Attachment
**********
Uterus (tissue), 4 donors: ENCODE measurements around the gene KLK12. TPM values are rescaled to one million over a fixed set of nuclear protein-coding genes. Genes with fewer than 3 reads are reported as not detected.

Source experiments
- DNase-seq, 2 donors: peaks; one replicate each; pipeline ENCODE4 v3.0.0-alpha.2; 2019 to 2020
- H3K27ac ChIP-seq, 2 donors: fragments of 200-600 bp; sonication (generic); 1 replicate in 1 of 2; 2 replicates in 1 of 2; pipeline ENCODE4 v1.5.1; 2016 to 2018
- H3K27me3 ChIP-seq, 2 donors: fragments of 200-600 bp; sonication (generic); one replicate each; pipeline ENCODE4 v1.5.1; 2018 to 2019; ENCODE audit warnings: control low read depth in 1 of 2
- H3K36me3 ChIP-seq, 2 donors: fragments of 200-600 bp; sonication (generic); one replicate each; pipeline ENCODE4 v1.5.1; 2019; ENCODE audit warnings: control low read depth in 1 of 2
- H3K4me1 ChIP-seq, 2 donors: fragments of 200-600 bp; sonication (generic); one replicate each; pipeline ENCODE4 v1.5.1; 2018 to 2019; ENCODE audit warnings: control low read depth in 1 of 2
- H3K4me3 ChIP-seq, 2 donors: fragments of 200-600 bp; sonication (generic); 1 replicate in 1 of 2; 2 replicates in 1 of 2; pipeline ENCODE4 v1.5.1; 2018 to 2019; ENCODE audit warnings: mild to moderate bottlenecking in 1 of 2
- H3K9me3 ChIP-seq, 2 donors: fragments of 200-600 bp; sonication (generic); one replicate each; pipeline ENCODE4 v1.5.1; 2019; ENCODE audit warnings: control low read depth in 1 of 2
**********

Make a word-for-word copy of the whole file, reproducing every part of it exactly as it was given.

Uterus (tissue), 4 donors: ENCODE measurements around the gene KLK12. TPM values are rescaled to one million over a fixed set of nuclear protein-coding genes. Genes with fewer than 3 reads are reported as not detected.

Source experiments
- DNase-seq, 2 donors: peaks; one replicate each; pipeline ENCODE4 v3.0.0-alpha.2; 2019 to 2020
- H3K27ac ChIP-seq, 2 donors: fragments of 200-600 bp; sonication (generic); 1 replicate in 1 of 2; 2 replicates in 1 of 2; pipeline ENCODE4 v1.5.1; 2016 to 2018
- H3K27me3 ChIP-seq, 2 donors: fragments of 200-600 bp; sonication (generic); one replicate each; pipeline ENCODE4 v1.5.1; 2018 to 2019; ENCODE audit warnings: control low read depth in 1 of 2
- H3K36me3 ChIP-seq, 2 donors: fragments of 200-600 bp; sonication (generic); one replicate each; pipeline ENCODE4 v1.5.1; 2019; ENCODE audit warnings: control low read depth in 1 of 2
- H3K4me1 ChIP-seq, 2 donors: fragments of 200-600 bp; sonication (generic); one replicate each; pipeline ENCODE4 v1.5.1; 2018 to 2019; ENCODE audit warnings: control low read depth in 1 of 2
- H3K4me3 ChIP-seq, 2 donors: fragments of 200-600 bp; sonication (generic); 1 replicate in 1 of 2; 2 replicates in 1 of 2; pipeline ENCODE4 v1.5.1; 2018 to 2019; ENCODE audit warnings: mild to moderate bottlenecking in 1 of 2
- H3K9me3 ChIP-seq, 2 donors: fragments of 200-600 bp; sonication (generic); one replicate each; pipeline ENCODE4 v1.5.1; 2019; ENCODE audit warnings: control low read depth in 1 of 2